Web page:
One of the low points--other than my unHappy Meal encounter--was hearing not one but two joking references to "mixed marriage" while in Nashville. The first came through a mike, immediately preceding a prayer. And, while it did occur to me at the time that it was tasteless and grossly inappropriate (especially since I had, just a few minutes before, from my vantage point at a corner table, been struck by the fact that I could count the number of black faces in the room on one hand and still have fingers left over), it didn't outrage me nearly as much as it should have. It just sort of washed past me, an enduring legacy of having grown up in the South. It wasn't until the next day, when I heard it forthrightly named as racist by someone who was paying more attention than I was, that I realized the full depth of what it means to casually joke about "mixed marriages."
The next day, I heard another joke about while standing in the middle of church. This second time, it reverberated in all of its unintentional overtones. And the nervous wry bark of a laugh with which I responded to the first reference was replaced by simply a deep sadness, without any tinge of judgment, because I too had had to learn belatedly that this is nothing to laugh about.
Once in high school I heard a pillar of our church tell a joke, standing in the center aisle of the auditorium, with a punchline that ended with the n-word. Not even tempted to laugh nervously, I just stared in confusion. We can recognize racism in our midst when it comes packaged in blatant and socially unacceptable forms. But what's the difference between a joke with the n-word and a joke about "mixed marriage"? In the end, both rely on the same categorical racism--without it, they are incoherent.
This adds a new dimension to the discussion from the Dating Jesus session at CSC 2010 about the relationship of theology and justice. I suspect--as does my bro Robert Foster, whose comment was very insightful--that dismantling injustice in one context is a gateway to becoming cognizant of the need for social justice in other contexts as well. But one problem is, many people simply don't seem to see that there's anything unjust about the role or status of women in our churches. How could that possibly be? I dimly remember not being outraged by it, but I can no longer recapture the logic of that former point of view--I can no longer remember how it feels to not be bothered by this. This leaves me with the necessity of constructing some kind of coherent intellectual explanation for what seems now to be an inexplicable blindness to justice matters.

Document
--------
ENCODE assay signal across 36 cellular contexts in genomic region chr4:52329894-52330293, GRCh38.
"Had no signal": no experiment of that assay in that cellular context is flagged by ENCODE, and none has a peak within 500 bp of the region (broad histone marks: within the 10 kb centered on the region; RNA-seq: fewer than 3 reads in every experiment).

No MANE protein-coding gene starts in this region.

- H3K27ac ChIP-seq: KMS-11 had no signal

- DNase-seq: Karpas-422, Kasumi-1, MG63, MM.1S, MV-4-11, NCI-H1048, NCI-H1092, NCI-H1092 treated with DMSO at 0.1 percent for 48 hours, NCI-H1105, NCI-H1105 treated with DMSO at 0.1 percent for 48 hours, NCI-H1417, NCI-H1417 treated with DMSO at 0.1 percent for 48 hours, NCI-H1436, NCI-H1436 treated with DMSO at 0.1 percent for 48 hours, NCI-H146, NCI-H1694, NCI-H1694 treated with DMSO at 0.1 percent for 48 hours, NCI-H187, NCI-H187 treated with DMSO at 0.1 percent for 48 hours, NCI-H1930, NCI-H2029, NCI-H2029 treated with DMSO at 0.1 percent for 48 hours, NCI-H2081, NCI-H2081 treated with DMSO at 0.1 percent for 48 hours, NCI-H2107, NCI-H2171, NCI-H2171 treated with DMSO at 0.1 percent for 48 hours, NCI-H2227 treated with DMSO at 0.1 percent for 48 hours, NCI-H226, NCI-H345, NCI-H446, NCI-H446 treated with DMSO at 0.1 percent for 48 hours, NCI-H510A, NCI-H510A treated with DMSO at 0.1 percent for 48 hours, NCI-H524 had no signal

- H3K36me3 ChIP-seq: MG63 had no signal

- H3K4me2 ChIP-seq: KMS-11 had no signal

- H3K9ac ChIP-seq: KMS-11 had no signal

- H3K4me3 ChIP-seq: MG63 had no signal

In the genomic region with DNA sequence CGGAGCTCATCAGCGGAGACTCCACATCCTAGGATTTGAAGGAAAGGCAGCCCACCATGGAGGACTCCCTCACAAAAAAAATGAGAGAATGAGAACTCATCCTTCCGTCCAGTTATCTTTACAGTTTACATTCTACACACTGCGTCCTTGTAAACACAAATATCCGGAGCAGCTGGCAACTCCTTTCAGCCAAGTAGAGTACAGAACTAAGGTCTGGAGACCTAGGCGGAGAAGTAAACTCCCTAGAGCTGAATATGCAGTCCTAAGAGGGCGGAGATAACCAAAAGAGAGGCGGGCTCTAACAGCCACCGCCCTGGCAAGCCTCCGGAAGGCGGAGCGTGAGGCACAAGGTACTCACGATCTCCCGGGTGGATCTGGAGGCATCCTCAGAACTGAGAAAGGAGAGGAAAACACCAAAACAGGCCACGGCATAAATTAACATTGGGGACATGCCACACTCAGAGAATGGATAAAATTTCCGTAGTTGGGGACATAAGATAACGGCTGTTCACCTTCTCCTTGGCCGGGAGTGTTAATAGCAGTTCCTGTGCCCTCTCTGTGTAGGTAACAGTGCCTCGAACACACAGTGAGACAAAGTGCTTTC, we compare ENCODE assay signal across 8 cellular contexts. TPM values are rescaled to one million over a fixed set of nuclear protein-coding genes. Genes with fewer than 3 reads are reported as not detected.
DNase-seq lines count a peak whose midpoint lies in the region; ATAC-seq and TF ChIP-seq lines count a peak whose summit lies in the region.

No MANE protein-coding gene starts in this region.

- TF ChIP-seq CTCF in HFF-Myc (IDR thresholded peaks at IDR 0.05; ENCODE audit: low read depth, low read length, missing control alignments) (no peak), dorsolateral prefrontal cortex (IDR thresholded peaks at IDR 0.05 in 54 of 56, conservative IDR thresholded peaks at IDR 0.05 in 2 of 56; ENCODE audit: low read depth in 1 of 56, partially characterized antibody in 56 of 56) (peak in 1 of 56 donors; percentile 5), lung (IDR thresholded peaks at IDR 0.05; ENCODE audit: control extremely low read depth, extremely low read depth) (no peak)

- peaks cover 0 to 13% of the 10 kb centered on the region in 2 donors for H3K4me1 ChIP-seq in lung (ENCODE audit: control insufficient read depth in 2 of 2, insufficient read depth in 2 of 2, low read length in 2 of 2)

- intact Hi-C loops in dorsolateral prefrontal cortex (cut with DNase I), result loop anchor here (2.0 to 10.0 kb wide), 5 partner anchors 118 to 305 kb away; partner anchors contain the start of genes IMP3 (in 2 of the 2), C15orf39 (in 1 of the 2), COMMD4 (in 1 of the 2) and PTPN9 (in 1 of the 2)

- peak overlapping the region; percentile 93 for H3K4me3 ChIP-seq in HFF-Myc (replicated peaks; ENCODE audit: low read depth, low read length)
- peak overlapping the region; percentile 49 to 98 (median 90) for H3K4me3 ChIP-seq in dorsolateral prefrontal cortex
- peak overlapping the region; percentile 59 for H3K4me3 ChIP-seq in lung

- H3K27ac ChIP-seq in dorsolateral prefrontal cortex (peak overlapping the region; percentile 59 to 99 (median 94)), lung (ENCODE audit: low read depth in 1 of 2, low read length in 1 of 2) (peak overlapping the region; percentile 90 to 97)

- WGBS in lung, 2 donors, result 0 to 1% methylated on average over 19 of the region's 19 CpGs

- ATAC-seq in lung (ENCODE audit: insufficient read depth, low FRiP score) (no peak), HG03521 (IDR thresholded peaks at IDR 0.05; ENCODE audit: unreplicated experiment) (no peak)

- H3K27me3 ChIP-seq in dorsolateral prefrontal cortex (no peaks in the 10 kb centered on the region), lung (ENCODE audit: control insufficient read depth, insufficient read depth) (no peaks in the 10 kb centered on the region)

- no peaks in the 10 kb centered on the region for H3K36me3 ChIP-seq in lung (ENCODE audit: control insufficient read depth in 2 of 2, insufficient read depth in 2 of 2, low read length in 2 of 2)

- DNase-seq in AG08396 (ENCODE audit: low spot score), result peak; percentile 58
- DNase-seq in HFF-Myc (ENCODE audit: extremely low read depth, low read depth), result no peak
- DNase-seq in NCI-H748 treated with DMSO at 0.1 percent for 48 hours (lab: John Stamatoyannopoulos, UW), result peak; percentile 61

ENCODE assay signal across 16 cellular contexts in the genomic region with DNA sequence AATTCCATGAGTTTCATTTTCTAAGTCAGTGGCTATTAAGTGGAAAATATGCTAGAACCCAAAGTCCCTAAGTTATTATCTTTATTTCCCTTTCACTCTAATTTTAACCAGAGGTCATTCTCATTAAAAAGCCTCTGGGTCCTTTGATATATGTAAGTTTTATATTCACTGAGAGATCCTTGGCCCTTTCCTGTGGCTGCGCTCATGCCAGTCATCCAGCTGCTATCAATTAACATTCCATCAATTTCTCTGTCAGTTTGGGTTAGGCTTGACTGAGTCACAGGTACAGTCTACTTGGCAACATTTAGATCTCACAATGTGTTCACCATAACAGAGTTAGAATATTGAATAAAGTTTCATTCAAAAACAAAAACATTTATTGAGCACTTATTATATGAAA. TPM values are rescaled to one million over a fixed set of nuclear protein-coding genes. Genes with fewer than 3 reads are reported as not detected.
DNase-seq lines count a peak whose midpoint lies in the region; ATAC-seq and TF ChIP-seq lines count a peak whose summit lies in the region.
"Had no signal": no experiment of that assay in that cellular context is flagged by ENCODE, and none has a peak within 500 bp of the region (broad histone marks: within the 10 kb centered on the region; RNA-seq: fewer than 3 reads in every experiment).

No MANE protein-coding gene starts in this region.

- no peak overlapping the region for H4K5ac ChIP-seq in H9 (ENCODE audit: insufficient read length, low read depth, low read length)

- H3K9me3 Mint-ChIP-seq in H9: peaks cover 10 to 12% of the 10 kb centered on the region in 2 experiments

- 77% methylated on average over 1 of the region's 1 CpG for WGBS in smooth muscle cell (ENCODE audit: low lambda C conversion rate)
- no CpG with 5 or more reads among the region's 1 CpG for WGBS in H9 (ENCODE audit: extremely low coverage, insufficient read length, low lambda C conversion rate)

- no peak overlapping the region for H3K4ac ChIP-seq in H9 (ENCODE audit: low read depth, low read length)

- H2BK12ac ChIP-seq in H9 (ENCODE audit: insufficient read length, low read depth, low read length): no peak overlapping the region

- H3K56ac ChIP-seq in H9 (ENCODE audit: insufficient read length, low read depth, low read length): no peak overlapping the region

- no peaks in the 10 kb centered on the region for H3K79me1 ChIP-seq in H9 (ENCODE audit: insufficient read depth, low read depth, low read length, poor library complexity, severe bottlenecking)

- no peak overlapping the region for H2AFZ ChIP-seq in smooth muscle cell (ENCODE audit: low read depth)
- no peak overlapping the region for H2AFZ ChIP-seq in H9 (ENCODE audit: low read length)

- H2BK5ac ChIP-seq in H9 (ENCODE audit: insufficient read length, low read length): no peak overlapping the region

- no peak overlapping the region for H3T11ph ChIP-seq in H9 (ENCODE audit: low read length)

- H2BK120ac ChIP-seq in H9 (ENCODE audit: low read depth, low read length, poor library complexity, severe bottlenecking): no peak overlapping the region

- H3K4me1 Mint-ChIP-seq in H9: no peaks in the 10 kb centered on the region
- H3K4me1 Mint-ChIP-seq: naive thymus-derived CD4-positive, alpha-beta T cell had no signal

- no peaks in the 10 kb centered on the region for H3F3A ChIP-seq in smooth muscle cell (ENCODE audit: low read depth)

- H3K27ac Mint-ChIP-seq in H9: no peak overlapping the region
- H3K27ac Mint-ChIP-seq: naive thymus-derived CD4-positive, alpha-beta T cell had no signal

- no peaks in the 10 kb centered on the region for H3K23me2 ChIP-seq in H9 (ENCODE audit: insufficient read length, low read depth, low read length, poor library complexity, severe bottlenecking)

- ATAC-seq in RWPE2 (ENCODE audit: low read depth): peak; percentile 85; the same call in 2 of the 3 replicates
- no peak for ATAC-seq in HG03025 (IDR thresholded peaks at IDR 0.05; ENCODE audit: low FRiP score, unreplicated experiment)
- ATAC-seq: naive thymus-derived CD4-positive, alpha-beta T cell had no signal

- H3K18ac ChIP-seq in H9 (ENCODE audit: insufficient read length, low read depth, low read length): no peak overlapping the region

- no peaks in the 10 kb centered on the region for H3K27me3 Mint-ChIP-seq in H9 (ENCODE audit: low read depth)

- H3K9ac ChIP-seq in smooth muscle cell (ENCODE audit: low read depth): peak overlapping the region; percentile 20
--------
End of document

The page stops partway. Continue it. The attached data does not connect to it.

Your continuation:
There are surely multiple factors in this, but here is the one that seems the strongest to me right now. Men and women are supposed to be ontologically distinct--this is the crux of "hierarchical complementarianism" just as much as it is straight-up patriarchalism. (To borrow a phrase from another CSC session, hierarchical complementarianism seems to me to be the theological construct justifying "benevolent sexism." Perhaps a post for another time, there.) So it's no biggie that men do X and women do Y; they are just essentially different kinds of human beings and therefore women could never do Y and it's stupid to get angry over it.
Like the logic of "mixed marriage," the concept of hierarchical complementarianism doesn't make sense without assuming categorical difference. And if we are still, as a church, joking and laughing about mixed marriage--demonstrating that on some level we still are not questioning the working assumption that white people and black people are essentially different kinds of people--no wonder we're not able to question the same logic when it shows up with regard to gender. These two things are linked at a deep conceptual level. We cannot have gender justice without racial justice. And maybe we're banging our heads against a brick wall with some people about gender justice because we've never adequately dealt with the generations-old sin of racism that still permeates our vision of the world, even as we bow our heads to pray and stand in the middle of our churches.